Dear struggling barrel racer, I see you… I see the worried look in your eye as you attempt to prepare your colt in the warm up pen. I see you shoot a glance at the other riders and silently compare your horse to theirs. I see you second guessing everything you’re doing just moments before you make a run.
I see you trying to slow down and zone in on what you have to do. I see you taking deep breaths and trying to shut out the self doubt.
Dear struggling barrel racer, it takes one to know one.
I have had so many of the same thoughts. I have wondered what in the world I am doing at a barrel race with three colts that are just barely holding it together. I have second guessed all my preparation. I have compared myself to others. I have changed my horses bit, rein length, stirrup length and saddle all because of self doubt.
The point is, nobody is immune to these thoughts. Everyone has doubted themselves. In a competitive sport it is hard not to measure yourself up to the girl or guy standing next to you.
But let me tell you, the comparison game is a TRAP! It will slowly suck all of the fun and joy out of riding and competing if you let it.
We all see the highlight reels of our compeditors lives on social media. We see all the victories and accomplishments and we are sucked into comparing it to ours.
The perfectionist in me wants everything to go just right at a barrel race. I want my horses to behave just right, I want a smooth perfect run, I want my horses to warm up well and feel sharp and prepared. The list goes on. What’s really funny is that God didn’t make a mistake by sparking my passion for barrel racing. He must have known that it would slowly cure me of my perfectionism! Things with horses can never be perfect. Even when they are working great, there are always things that could be better.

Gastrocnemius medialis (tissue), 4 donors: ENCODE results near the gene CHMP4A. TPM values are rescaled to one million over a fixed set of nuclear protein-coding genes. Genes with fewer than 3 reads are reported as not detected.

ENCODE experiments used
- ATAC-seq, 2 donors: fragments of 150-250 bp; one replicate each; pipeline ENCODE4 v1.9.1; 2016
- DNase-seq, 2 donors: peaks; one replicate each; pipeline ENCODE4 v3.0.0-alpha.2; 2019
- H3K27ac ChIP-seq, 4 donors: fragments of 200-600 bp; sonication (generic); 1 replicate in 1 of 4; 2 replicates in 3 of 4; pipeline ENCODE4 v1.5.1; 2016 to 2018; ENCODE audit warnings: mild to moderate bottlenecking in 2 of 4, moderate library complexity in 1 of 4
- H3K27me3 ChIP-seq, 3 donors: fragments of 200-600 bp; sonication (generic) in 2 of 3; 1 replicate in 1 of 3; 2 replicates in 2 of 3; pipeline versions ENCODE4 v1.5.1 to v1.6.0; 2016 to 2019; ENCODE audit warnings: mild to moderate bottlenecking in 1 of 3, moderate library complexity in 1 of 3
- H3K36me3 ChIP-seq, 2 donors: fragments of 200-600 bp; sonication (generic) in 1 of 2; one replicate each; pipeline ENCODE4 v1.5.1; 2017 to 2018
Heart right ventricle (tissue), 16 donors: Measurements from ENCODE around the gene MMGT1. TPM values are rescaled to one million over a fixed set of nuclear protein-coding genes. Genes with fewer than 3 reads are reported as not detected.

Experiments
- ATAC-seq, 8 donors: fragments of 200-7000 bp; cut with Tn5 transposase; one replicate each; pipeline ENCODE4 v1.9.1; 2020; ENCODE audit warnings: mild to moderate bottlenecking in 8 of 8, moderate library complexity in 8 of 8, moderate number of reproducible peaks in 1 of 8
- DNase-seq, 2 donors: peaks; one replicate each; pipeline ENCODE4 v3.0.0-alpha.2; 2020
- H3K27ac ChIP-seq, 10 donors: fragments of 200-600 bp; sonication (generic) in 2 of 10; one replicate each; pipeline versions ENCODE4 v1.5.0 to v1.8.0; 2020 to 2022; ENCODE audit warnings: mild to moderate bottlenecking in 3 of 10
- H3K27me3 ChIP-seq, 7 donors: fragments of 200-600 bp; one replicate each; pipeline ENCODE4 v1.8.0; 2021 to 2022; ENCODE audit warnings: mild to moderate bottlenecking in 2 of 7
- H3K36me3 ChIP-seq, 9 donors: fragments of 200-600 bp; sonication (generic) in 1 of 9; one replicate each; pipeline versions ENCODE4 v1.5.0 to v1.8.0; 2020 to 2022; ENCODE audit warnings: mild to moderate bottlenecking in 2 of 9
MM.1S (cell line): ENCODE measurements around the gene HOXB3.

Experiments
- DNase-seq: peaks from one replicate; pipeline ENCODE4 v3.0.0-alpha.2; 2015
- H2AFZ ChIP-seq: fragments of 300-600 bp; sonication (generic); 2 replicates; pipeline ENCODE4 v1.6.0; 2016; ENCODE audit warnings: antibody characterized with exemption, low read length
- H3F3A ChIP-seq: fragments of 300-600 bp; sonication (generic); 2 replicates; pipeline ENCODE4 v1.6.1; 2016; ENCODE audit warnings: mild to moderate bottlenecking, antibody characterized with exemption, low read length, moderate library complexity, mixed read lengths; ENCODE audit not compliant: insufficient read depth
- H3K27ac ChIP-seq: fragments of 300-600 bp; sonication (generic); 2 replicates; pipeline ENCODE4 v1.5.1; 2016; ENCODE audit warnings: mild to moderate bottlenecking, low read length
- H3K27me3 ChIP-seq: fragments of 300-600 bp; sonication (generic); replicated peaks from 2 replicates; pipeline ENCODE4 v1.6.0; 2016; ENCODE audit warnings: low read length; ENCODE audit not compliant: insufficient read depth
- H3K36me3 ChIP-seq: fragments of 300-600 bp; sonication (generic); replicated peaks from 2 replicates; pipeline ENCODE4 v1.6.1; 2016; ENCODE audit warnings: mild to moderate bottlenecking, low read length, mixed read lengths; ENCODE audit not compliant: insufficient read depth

My gelding, Elvis is my pride and joy and also the source of my biggest frustration at a barrel race. He is soooo much fun to ride and he is really coming along nice on the pattern. But he is a yahoo at the trailer. I have to hobble him and keep hay in front of him and hope that he doesn’t make too much of a fool of himself. From a training standpoint I have tried a million things to “fix” this behavior and have come to the conclusion that it’s God’s way of keeping me humble. All I can do is strug it off and laugh at this point.
The more horses I train and the more chances I have to compete, the less I worry about how I compare to anyone else. I love what I do, I love my horses, I am confident in my training program and the preparation I do. And it’s ok to be totally happy with just that! No matter the outcome at the barrel race, no matter how my colts behave at the trailer, I’m going to allow myself to enjoy the moment and just appreciate the tiny victories and improvements that my horses and I make. After all, this sport is supposed to be FUN!
I encourage you to do the same. Take the pressure off, laugh at your own mistakes, don’t sweat the small stuff. Your horses will appreciate your new outlook too!
If you would like some tips on how to improve your mental game, check out my recent post here! 5 Ways to Improve Your Mental Game
Keep in touch with me on Facebook at JE Performance Horses LLC!
Thank you, Makayla Reed Photography for the great picture!